Effects of Oral Glucosamine on Insulin and Blood Vessel Activity in Normal and Obese People
This study will examine whether glucosamine affects the way the body responds to insulin. Insulin is a hormone that causes the body to use glucose (sugar). Insulin does not work as well in overweight people, causing a condition called insulin resistance. Insulin also increases the flow of blood into muscle by opening inactive blood vessels. This study will test whether glucosamine, a nutritional supplement that many people take to treat arthritis, can cause or worsen insulin resistance or change how blood vessels react to insulin in normal weight and overweight people.
Healthy normal weight and overweight volunteers between 21 and 65 years of age may be eligible for this study. Candidates will be screened with a brief physical examination, medical history, and blood and urine tests. After screening, participants will have three additional outpatient clinic visits for the following procedures:
- Glucose clamp test to measure the body's response to insulin: For this procedure, a needle is placed in a vein of each arm, one for drawing blood samples, and one for infusing glucose and a potassium solution. The glucose is infused continuously during this 4-hour test and blood is drawn frequently to monitor glucose and insulin levels. After the test, blood glucose levels are monitored for another 2 hours to make sure they remain at an adequate level to prevent hypoglycemia (low blood sugar).
- Blood flow measurement: Blood flow in the brachial artery of the arm is measured to assess how many capillaries (very small blood vessels) are being used to supply nutrients and oxygen to the muscle in the forearm. This test is done at the same time as the glucose clamp test. Blood flow is measured using a technique called contrast ultrasound. A small amount of contrast agent consisting of gas-filled bubbles the size of red blood cells is infused over 10 minutes through one of the catheters placed in the vein for the glucose clamp test. The contrast agent is infused twice, once at the beginning of the glucose clamp test and once at the end of the test. The contrast material creates a signal in response to ultrasound that provides information about the distribution of capillaries in the forearm.
- Assignment to medication group: Participants are randomly assigned to take either glucosamine or placebo three times a day by mouth for 6 weeks. At the end of the 6 weeks, no study drug is taken for 1 week, and then participants "cross-over" medications, those who took glucosamine for the first 6 weeks take placebo for the next 6 weeks and vice versa.
Visits 2 and 3
For these visits, the glucose clamp test and blood flow measurements are repeated. Visit 2 is scheduled at the end of the first 6-week treatment period, and Visit 3 is scheduled at the end of the second 6-week treatment period.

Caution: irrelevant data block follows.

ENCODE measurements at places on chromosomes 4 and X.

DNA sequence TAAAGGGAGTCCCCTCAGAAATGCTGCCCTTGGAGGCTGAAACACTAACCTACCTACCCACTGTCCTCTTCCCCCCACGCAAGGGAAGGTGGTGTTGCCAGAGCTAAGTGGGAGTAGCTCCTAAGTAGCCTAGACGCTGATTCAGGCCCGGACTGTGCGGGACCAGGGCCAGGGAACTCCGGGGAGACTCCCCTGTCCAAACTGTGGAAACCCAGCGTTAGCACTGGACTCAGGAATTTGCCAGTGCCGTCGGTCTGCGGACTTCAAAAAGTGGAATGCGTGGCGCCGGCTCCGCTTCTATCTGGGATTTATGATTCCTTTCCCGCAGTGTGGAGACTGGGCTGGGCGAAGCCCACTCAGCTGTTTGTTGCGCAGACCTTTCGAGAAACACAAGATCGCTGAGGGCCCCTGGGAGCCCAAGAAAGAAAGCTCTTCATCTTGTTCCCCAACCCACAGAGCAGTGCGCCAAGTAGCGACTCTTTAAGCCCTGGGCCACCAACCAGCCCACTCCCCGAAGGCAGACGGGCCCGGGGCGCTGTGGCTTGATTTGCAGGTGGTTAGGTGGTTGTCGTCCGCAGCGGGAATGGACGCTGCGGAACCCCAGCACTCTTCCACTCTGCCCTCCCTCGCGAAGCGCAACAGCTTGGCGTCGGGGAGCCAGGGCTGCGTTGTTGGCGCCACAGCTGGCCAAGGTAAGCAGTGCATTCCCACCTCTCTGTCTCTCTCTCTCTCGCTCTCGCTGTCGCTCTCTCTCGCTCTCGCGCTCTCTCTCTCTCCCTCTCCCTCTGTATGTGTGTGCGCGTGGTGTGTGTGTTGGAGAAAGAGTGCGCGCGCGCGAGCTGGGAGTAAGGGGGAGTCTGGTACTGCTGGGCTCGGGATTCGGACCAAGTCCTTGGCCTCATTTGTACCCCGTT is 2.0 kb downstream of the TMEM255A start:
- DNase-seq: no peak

|Study Design:||Primary Purpose: Treatment|
|Official Title:||An Exploratory Study of the Effects of Oral Glucosamine Administration on Insulin Sensitivity and Capillary Recruitment in Normal and Obese Subjects|
|Study Start Date:||July 2003|
|Estimated Study Completion Date:||June 2006|
Glucosamine is a popular over-the-counter nutritional supplement that many people use for the treatment of osteoarthritis. Intravenous administration of glucosamine to animals or humans causes significant metabolic insulin resistance and vascular endothelial dysfunction. Moreover, experiments with various cell lines have implicated elevated glucosamine levels in the development of insulin resistance. However, there are no published studies examining the potential effects of oral glucosamine administration to modulate insulin sensitivity or capillary recruitment in humans. This is a significant concern because insulin resistance and vascular dysfunction contribute importantly to major public health problems including diabetes, obesity, hypertension, and cardiovascular diseases. Normal healthy volunteers and obese insulin resistant subjects will be enrolled in a randomized double-blind, placebo-controlled, crossover study to evaluate the effects of oral glucosamine to modulate insulin sensitivity and insulin-stimulated capillary recruitment. The reference standard hyperinsulinemic isoglycemic glucose clamp technique will be used to assess insulin sensitivity before treatment, after placebo or oral glucosamine (500 mg p.o. TID for 6 weeks), and after completion of the crossover. In addition, insulin-stimulated capillary recruitment will be measured at the same time as the glucose clamp studies by using the ultrasound microbubble contrast technique to assess blood flow in the brachial artery and capillary recruitment in forearm skeletal muscle in response to hyperinsulinemia. Finally, plasma glucosamine levels will be measured just prior to each glucose clamp study using an HPLC method. The results of this study will determine if oral glucosamine administration causes significant insulin resistance and impairment in insulin-stimulated capillary recruitment in healthy volunteers or worsens insulin resistance and capillary recruitment in obese subjects. In addition, our study will provide important information about how plasma glucosamine levels change with commonly used oral doses of glucosamine.
|United States, Maryland|
|National Center for Complementary and Alternative Medicine (NCCAM)|
|Bethesda, Maryland, United States, 20892|